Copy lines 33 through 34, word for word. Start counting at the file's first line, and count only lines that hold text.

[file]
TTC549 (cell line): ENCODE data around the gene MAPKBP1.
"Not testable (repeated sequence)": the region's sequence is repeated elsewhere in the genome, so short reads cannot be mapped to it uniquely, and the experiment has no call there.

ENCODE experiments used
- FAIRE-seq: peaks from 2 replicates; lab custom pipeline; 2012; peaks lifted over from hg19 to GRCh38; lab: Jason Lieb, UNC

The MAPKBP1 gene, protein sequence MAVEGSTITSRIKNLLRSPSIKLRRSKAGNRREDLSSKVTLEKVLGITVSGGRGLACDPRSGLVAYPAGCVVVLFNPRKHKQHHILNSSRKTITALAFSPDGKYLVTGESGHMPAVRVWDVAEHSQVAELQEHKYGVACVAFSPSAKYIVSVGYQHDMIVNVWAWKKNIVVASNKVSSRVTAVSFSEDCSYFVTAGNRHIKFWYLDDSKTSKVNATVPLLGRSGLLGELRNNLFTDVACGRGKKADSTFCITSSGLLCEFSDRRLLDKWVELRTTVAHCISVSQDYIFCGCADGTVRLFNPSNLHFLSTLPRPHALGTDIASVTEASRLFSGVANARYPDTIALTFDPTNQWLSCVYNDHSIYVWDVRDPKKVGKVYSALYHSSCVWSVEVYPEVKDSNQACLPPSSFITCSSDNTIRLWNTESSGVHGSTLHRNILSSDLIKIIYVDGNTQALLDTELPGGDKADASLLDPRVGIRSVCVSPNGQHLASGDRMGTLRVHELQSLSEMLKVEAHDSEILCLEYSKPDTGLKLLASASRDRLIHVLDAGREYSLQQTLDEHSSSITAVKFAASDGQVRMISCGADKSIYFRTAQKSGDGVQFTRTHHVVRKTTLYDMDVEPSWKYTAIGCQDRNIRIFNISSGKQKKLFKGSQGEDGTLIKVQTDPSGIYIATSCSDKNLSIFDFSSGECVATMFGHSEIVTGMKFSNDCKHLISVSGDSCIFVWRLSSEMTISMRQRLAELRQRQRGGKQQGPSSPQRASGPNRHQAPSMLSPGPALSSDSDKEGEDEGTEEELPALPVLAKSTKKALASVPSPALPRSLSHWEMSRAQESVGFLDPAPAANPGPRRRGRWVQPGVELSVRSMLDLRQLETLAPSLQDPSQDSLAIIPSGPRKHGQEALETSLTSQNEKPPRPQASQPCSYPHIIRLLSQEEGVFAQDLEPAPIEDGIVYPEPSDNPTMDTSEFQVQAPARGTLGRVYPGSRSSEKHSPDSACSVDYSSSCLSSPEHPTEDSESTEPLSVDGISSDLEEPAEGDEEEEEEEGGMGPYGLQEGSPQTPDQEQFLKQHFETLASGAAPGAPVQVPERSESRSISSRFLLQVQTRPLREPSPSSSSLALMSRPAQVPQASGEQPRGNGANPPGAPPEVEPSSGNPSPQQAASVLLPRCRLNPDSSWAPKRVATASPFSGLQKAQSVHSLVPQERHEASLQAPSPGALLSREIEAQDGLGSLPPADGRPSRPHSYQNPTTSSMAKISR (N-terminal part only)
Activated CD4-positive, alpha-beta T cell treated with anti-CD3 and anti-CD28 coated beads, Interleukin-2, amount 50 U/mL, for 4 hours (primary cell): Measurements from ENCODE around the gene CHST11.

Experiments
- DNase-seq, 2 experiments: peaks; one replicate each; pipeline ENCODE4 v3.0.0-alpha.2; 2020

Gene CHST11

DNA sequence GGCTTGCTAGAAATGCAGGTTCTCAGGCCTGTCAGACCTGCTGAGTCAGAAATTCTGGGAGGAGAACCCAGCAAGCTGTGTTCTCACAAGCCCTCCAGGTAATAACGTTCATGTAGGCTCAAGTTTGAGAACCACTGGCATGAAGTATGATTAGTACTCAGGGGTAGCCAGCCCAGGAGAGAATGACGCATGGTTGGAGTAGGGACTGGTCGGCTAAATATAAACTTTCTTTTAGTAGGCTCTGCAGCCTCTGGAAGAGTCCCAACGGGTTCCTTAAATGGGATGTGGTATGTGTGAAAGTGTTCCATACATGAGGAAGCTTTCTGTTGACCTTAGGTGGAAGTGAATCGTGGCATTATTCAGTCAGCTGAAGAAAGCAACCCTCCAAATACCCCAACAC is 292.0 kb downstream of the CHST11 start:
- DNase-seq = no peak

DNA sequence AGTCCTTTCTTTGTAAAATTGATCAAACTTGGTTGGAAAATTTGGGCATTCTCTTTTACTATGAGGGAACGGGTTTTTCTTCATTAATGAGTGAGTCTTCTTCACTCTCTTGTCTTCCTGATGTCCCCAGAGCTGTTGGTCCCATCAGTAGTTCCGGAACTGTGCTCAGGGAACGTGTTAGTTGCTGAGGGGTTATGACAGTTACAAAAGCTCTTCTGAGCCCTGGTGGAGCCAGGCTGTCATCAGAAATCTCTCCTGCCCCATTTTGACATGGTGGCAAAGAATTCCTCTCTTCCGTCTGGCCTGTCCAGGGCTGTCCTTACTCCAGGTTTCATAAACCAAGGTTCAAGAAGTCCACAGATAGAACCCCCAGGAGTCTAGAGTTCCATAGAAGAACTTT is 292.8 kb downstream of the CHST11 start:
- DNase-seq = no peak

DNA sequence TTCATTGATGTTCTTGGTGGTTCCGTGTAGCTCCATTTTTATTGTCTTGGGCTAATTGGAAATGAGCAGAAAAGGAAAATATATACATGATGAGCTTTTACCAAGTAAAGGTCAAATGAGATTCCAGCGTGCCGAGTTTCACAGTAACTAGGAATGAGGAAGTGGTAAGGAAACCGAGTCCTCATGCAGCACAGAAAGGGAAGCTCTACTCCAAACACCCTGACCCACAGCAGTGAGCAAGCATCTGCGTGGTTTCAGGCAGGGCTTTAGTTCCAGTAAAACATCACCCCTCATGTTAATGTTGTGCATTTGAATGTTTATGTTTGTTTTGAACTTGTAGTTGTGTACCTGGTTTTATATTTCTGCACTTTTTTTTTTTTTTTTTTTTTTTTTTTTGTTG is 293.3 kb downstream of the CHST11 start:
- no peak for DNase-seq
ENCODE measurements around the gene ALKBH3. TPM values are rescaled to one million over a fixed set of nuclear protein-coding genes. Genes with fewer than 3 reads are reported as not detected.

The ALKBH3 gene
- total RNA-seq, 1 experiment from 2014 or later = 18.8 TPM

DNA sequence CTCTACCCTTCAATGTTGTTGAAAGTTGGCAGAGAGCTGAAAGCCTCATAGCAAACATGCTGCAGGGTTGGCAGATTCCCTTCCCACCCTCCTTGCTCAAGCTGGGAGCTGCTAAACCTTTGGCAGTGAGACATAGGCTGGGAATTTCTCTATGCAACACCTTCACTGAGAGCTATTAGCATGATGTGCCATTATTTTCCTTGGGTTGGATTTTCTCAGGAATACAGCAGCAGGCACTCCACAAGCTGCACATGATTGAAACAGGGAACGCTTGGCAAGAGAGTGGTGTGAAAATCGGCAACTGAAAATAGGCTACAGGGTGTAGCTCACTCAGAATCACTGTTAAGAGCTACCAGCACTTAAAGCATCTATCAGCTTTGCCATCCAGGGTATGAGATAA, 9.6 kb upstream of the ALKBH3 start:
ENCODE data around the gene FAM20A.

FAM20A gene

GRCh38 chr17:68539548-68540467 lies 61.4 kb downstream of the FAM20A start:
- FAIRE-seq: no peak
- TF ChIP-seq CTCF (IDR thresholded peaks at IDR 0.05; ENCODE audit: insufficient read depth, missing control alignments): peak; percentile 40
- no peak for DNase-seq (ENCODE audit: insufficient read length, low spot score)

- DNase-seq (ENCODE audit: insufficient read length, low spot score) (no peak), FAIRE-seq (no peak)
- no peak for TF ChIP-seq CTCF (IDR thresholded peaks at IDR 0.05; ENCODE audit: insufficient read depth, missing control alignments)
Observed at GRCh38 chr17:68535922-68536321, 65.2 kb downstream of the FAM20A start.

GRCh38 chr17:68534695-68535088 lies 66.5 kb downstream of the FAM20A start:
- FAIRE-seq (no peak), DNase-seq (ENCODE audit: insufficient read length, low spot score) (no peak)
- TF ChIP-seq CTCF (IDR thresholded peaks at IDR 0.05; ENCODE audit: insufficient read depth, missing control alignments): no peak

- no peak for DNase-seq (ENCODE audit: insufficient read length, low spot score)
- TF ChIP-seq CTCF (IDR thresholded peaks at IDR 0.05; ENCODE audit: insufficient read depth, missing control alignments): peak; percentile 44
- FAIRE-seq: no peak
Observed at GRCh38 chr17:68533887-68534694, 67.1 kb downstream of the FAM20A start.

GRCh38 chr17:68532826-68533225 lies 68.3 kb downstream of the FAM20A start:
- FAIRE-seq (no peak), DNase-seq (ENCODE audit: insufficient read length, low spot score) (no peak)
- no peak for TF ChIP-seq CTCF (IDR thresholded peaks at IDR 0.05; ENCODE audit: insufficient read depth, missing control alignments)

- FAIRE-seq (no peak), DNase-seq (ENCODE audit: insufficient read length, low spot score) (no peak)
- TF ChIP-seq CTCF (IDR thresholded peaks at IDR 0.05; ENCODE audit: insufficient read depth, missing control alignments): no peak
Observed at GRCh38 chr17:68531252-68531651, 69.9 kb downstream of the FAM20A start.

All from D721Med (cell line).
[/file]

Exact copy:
- TF ChIP-seq CTCF (IDR thresholded peaks at IDR 0.05; ENCODE audit: insufficient read depth, missing control alignments): peak; percentile 44
- FAIRE-seq: no peak